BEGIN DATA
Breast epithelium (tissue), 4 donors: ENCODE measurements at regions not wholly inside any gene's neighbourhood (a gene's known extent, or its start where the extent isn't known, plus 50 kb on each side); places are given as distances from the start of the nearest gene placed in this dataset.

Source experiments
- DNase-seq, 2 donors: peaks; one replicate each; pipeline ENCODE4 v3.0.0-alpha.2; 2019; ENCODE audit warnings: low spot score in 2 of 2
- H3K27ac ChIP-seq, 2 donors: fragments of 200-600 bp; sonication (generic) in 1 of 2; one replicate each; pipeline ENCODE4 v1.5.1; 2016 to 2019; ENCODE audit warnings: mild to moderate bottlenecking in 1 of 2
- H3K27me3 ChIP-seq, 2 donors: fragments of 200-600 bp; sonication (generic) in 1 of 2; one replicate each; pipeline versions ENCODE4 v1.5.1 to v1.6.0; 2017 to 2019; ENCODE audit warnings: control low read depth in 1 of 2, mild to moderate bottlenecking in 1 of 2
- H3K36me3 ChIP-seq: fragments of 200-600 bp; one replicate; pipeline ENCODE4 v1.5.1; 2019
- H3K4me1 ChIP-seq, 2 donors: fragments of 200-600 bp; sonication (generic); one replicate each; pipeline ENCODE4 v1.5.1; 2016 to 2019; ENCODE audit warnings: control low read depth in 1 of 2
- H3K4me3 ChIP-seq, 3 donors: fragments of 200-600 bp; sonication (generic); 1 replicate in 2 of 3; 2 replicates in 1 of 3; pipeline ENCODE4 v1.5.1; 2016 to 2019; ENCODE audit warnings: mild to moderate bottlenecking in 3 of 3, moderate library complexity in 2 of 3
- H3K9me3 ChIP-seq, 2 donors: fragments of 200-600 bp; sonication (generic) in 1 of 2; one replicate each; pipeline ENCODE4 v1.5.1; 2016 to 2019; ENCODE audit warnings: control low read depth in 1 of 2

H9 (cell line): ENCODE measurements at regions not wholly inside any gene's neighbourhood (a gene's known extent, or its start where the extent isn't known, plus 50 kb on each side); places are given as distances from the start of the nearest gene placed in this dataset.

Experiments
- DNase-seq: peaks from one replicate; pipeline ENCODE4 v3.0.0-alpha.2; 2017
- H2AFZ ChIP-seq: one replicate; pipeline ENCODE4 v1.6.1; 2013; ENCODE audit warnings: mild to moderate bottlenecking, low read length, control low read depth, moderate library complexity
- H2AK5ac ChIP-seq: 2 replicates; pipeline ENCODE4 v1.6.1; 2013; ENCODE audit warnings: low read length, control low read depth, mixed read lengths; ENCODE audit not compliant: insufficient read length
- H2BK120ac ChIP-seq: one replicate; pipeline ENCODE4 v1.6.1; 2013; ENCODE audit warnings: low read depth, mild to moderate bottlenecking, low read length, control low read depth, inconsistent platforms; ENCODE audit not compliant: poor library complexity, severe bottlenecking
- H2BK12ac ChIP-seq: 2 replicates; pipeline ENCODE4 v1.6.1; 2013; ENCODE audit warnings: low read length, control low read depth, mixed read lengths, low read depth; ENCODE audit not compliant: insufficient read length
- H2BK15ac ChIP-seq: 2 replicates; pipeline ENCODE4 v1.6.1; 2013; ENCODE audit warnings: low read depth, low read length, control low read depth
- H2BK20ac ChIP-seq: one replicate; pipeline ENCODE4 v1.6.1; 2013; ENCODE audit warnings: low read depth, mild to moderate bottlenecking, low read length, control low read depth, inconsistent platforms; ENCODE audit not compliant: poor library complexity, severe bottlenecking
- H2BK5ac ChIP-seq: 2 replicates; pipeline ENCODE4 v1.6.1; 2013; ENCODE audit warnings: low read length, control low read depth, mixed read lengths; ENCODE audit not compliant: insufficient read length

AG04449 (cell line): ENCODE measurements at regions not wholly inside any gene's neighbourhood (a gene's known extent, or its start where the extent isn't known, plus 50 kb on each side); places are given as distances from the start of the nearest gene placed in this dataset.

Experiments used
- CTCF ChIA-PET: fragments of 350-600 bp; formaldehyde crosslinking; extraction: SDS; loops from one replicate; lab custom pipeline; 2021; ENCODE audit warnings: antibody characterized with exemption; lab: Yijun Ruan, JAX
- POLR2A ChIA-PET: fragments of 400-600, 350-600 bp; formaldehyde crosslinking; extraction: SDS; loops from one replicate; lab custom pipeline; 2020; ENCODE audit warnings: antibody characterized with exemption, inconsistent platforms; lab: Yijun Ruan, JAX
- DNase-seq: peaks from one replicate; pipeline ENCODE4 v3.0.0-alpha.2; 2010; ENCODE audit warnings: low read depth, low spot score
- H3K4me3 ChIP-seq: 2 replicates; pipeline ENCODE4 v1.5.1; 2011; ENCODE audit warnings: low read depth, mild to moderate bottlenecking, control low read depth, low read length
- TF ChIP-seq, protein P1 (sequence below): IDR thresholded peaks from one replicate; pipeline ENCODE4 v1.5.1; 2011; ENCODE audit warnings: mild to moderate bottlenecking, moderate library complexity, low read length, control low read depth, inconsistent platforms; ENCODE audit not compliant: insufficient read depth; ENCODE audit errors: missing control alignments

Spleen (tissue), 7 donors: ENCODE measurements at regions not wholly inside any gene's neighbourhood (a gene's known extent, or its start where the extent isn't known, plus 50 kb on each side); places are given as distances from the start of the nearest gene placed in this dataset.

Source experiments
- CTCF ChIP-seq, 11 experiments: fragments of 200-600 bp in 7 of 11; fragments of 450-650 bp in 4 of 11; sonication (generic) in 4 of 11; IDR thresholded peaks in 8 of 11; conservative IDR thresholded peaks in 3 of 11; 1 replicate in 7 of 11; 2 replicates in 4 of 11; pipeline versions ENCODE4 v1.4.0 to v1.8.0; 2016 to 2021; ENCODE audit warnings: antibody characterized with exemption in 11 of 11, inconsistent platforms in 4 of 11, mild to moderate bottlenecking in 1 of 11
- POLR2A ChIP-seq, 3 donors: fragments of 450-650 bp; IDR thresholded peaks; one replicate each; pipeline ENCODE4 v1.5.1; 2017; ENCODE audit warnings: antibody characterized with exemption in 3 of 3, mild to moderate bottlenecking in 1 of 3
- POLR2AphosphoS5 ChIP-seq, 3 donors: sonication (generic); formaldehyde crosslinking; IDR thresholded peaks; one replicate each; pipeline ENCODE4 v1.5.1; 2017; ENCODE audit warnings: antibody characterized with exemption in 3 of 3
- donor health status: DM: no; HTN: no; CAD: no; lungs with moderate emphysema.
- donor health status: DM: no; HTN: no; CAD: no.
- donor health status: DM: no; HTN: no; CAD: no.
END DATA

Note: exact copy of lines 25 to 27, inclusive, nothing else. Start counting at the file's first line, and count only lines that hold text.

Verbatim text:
- H3K4me3 ChIP-seq: 2 replicates; pipeline ENCODE4 v1.5.1; 2011; ENCODE audit warnings: low read depth, mild to moderate bottlenecking, control low read depth, low read length
- TF ChIP-seq, protein P1 (sequence below): IDR thresholded peaks from one replicate; pipeline ENCODE4 v1.5.1; 2011; ENCODE audit warnings: mild to moderate bottlenecking, moderate library complexity, low read length, control low read depth, inconsistent platforms; ENCODE audit not compliant: insufficient read depth; ENCODE audit errors: missing control alignments

Spleen (tissue), 7 donors: ENCODE measurements at regions not wholly inside any gene's neighbourhood (a gene's known extent, or its start where the extent isn't known, plus 50 kb on each side); places are given as distances from the start of the nearest gene placed in this dataset.